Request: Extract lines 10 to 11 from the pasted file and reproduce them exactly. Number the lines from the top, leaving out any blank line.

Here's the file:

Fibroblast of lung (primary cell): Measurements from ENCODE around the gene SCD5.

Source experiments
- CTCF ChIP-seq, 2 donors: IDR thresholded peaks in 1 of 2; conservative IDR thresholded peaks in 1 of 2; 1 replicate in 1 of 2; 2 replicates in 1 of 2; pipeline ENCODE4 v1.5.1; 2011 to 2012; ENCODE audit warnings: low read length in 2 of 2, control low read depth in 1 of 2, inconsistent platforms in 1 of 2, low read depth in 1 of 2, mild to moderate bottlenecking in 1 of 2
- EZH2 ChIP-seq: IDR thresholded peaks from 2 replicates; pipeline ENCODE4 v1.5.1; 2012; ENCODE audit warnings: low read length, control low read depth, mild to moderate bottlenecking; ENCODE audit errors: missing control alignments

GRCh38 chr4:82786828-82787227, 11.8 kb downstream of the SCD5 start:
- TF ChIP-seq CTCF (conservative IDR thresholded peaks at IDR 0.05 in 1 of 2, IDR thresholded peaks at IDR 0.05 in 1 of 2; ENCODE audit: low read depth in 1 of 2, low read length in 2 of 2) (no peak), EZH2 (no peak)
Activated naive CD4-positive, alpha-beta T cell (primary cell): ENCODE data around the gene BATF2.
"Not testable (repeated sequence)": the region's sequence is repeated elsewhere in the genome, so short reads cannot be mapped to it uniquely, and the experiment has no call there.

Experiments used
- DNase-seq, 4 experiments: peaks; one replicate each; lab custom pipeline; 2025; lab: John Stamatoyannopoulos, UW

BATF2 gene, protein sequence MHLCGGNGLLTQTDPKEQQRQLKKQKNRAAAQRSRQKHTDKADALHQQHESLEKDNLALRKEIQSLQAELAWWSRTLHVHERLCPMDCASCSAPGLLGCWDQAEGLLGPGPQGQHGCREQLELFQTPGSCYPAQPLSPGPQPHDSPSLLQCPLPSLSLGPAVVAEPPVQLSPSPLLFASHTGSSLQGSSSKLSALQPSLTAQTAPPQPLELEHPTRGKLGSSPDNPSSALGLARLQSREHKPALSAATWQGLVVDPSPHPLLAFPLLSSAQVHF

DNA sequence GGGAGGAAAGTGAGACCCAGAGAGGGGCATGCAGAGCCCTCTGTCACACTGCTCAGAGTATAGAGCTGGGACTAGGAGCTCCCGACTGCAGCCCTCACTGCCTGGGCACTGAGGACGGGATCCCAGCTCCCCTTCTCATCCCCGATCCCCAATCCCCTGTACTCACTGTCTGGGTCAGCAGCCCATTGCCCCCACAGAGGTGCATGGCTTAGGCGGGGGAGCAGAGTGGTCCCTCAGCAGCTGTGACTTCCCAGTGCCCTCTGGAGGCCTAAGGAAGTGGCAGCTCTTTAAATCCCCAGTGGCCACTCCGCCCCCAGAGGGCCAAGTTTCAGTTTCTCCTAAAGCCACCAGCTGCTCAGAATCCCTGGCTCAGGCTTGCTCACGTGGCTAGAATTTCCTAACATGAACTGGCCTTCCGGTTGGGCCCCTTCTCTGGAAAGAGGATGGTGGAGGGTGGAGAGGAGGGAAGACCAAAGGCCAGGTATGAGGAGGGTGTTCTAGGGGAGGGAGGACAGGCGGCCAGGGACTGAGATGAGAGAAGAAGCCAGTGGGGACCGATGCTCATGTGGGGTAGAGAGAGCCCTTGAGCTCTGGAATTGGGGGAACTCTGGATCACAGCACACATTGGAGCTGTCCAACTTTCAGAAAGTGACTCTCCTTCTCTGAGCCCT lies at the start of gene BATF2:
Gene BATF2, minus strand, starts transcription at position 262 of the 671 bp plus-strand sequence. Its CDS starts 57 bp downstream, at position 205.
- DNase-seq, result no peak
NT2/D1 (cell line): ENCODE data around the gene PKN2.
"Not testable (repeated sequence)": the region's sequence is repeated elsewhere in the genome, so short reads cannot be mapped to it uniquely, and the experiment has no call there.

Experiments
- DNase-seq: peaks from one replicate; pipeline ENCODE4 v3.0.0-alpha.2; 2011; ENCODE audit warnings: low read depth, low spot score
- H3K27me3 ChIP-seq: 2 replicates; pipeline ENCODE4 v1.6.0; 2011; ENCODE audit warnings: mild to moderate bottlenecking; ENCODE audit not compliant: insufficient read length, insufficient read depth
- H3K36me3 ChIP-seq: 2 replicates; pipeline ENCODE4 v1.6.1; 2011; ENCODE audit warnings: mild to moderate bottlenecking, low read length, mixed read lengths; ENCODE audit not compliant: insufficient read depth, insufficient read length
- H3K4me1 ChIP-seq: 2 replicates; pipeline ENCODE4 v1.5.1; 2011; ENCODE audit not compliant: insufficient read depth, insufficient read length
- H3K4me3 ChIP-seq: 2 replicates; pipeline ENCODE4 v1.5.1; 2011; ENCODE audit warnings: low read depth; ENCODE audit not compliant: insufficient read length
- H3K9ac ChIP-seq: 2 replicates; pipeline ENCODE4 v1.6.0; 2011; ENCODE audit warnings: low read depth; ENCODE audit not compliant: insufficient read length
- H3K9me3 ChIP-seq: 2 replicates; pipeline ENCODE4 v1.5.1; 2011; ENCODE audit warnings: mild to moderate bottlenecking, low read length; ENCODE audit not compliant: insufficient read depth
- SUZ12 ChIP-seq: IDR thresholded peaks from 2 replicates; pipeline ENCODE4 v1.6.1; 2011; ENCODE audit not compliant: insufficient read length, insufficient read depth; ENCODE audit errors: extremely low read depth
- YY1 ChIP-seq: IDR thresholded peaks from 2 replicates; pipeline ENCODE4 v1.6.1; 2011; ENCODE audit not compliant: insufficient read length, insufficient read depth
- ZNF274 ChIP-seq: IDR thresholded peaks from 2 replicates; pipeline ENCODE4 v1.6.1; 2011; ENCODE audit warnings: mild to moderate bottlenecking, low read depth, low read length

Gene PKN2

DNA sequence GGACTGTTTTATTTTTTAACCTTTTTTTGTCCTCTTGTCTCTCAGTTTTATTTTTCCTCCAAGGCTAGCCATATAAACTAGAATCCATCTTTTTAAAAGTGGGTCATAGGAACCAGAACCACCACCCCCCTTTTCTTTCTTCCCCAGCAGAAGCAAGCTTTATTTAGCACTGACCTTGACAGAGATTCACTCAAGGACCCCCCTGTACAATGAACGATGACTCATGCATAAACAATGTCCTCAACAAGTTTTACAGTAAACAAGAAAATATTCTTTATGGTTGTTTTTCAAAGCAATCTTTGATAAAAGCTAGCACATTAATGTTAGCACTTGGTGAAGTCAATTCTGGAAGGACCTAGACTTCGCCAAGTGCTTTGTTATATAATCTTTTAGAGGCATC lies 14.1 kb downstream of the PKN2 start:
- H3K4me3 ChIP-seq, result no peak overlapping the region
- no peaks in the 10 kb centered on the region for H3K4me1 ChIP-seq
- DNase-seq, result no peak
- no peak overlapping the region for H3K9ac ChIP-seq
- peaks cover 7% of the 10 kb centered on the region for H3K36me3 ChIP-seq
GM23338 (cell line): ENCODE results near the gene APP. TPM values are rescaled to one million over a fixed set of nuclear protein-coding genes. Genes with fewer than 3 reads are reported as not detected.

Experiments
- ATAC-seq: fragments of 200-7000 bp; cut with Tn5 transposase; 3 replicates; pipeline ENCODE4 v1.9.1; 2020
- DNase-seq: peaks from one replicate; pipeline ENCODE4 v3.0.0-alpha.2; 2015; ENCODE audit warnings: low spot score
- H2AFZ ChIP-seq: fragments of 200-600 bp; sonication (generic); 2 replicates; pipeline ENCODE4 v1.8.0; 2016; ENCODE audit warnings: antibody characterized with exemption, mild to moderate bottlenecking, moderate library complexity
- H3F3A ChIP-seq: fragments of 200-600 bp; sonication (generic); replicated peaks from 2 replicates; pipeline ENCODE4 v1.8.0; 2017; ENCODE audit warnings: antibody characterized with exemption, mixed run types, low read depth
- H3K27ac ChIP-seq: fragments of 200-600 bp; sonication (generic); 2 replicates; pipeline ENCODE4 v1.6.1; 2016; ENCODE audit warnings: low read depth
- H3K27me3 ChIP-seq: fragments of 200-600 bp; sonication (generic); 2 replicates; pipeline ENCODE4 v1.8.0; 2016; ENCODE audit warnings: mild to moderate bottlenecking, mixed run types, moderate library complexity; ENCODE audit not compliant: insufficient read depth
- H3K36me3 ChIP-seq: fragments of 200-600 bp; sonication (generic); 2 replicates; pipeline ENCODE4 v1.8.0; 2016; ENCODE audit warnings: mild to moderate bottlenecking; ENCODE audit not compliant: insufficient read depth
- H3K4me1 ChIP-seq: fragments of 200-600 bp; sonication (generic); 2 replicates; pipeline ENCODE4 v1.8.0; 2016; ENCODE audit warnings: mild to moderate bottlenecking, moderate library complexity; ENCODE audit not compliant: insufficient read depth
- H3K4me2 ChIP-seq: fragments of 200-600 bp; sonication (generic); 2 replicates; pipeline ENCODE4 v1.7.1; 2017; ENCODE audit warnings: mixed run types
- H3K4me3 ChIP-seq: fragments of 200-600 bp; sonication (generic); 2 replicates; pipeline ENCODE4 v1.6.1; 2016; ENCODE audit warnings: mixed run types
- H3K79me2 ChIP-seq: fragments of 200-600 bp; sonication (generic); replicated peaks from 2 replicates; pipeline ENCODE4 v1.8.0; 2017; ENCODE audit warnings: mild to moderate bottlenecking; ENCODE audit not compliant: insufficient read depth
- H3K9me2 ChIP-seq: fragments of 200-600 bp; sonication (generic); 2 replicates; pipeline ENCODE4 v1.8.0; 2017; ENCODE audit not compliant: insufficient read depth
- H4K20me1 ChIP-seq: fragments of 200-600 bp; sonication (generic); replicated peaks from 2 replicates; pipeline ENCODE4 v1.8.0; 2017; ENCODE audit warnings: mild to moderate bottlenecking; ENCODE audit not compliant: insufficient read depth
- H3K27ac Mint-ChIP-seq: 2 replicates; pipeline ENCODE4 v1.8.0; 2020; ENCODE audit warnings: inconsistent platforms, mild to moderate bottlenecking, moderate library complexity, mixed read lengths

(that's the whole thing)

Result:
- DNase-seq, 4 experiments: peaks; one replicate each; lab custom pipeline; 2025; lab: John Stamatoyannopoulos, UW

BATF2 gene, protein sequence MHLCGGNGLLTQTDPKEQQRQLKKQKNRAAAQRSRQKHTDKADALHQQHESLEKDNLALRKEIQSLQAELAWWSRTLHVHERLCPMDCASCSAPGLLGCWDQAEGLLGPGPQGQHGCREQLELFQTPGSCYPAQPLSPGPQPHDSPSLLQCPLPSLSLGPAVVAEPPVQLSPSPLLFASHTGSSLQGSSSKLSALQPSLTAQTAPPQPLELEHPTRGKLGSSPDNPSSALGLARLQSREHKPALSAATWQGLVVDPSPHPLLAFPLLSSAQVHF